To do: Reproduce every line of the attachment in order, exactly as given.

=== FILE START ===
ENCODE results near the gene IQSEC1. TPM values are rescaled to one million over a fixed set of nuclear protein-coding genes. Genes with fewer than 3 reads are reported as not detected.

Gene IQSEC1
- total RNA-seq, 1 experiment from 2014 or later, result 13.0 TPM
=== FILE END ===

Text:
ENCODE results near the gene IQSEC1. TPM values are rescaled to one million over a fixed set of nuclear protein-coding genes. Genes with fewer than 3 reads are reported as not detected.

Gene IQSEC1
- total RNA-seq, 1 experiment from 2014 or later, result 13.0 TPM